BRANDON — The Hummer isn’t your average sports utility vehicle, but then the Hummer driver isn’t your average Joe.
Michael Wallis hopes to attract just this type of person to Rogers Usry Chevrolet. The dealership is the only one in the state that has a Hummer franchise. After a two-year search, GM shortened their list of dealerships in the state from 30 to five and several weeks ago chose the Brandon-based Rogers Usry to sell its Hummer H1s and new H2s.
Many know the Hummers as the tank-like military vehicles able to climb steep slopes and leap boulders in a single bound. But the SUV is also quickly becoming known as a popular hunting vehicle as well as simple transportation to and from the grocery store.
Make no mistake. The Hummer is not for the weak of heart — or of pocketbook for that matter (the popular H1 are typically more than $100,000, while the less expensive H2 costs on average about $55,000). But for those looking for the perfect vehicle to run over shopping carts, drive through deserts or rivers with the greatest of ease, this is the vehicle to buy.
Wallis, Rogers Usry Hummer manager, said he has not wanted for customers. He’s fielded phone calls from customers as far away as Arizona looking for the vehicles. It’s no wonder. Hummer manufactures very few of the heavy duty trucks — only 600 to 700 H1s a year. The H2s are also few in number. In its full year of production of the H2s next year, GM’s goal is to produce 40,000 to 50,000.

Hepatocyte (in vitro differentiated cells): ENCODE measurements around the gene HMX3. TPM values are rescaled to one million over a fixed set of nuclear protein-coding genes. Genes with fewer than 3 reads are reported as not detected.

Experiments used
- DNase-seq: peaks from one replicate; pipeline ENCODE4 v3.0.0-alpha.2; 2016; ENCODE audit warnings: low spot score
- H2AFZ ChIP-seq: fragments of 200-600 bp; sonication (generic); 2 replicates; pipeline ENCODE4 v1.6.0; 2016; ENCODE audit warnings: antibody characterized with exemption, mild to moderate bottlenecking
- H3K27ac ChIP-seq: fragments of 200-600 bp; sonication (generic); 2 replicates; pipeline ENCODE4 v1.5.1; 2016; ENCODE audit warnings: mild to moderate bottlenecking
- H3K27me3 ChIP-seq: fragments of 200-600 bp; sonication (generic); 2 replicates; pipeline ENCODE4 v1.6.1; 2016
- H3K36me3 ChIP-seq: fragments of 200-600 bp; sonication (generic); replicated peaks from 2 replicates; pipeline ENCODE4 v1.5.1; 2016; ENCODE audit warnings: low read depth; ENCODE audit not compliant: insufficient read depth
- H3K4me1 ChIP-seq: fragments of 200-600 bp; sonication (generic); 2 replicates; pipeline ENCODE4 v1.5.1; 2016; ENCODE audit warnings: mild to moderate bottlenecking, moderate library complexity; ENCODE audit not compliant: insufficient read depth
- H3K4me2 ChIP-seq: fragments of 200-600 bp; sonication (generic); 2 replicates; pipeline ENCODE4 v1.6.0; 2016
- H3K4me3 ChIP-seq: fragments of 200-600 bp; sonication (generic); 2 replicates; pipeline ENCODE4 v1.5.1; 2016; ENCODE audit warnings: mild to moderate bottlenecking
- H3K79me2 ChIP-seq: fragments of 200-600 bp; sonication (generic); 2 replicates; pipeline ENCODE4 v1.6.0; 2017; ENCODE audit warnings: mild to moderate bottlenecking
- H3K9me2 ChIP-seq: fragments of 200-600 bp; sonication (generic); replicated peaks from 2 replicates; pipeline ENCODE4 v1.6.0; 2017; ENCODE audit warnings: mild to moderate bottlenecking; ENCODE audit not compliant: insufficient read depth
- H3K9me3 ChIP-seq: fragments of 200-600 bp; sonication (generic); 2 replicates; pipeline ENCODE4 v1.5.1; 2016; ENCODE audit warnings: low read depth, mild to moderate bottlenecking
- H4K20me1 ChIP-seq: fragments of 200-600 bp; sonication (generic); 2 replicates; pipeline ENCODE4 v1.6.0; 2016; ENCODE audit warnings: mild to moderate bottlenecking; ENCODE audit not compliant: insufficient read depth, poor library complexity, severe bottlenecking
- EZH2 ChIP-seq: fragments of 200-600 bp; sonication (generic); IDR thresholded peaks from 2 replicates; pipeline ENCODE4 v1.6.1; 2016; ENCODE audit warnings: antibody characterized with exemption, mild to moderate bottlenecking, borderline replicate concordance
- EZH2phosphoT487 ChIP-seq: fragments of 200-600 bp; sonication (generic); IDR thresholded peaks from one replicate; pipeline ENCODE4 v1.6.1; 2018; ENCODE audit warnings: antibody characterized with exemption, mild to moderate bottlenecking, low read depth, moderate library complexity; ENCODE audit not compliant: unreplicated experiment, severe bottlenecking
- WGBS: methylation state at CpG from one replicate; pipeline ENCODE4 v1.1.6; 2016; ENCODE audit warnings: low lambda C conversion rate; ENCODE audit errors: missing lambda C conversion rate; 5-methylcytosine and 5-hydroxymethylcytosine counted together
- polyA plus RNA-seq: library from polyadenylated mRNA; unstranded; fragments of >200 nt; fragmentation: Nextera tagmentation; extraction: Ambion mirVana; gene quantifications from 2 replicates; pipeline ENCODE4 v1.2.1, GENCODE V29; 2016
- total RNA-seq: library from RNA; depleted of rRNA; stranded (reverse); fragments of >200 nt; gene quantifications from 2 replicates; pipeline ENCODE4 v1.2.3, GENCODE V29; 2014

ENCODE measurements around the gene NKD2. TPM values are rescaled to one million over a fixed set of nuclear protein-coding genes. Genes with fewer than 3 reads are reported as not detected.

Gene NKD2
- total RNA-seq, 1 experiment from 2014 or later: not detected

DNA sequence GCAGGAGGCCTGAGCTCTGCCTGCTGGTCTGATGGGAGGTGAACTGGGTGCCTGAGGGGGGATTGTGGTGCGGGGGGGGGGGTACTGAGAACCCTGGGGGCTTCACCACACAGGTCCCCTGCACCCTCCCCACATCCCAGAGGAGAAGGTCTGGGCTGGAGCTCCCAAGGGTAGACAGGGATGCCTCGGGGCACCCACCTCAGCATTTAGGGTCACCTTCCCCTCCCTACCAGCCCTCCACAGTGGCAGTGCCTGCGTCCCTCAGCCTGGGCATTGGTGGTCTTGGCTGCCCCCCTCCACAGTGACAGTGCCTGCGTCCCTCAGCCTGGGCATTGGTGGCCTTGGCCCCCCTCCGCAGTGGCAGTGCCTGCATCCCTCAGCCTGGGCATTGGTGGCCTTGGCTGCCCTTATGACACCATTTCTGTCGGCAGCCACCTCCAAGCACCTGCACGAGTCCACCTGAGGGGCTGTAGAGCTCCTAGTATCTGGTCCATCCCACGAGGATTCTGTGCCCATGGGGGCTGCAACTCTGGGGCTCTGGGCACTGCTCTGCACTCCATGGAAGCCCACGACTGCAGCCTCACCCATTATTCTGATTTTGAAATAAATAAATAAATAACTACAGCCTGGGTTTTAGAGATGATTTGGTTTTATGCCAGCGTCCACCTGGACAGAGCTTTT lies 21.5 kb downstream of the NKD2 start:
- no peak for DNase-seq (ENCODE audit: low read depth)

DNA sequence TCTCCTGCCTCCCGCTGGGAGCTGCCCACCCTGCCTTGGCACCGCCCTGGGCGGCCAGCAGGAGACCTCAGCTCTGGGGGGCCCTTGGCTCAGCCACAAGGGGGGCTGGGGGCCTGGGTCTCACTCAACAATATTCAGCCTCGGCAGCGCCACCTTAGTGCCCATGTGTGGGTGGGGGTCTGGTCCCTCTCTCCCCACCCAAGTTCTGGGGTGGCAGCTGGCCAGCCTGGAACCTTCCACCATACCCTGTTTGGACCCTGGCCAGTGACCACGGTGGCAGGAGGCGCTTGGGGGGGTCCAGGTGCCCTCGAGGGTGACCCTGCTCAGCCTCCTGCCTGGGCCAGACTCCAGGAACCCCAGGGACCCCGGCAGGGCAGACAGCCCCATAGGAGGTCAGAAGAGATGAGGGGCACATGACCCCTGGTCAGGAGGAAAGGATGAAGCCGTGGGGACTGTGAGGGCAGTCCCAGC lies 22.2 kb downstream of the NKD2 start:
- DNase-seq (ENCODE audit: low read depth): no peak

Right up your alley
Of course, Wallis said, those individuals in the tax bracket who can afford especially the more expensive H1s are few anyway. But the newer, more moderately priced H2 is more up most people’s alleys. It’s been compared to the Lincoln Navigator, the Lexus LX 470 and the Range Rover.
In fact, Wallis said, he’s seen some women trading in their Tahoes and Suburbans for the new H2s.
“There are just a wide range of people buying them,” Wallis said.
So what’s the difference between the H1 and the H2, you might ask? Aside from the price tag, handling and maneuverability. The H1 is meant for mainly off-road driving, while H2s are more user-friendly and have a smoother ride. The H1, used by the military, can go through 30 inches of water, climb up 60-degree inclines and 40-degree side slopes and have a 37-and-a-half degree departure angle and a 72-degree approach angle without the winch — 47 with the winch. The monster truck has 16 inches of ground clearance.
The H2, on the other hand, can only do about 75% of what the H1 can do. It can go through 20 inches of water, clear 9.3 inches from the ground, go up a 60-degree incline and 40-degree side slope, and it has a 40.6-degree approach angle and 40.4-degree departure angle.
“It’s a pretty awesome vehicle,” Wallis said. “I don’t think there is a four-wheel drive SUV on the market that will compete with the Hummers.”
Contact MBJ staff writer Elizabeth Kirkland at firstname.lastname@example.org or (601) 364-1042.
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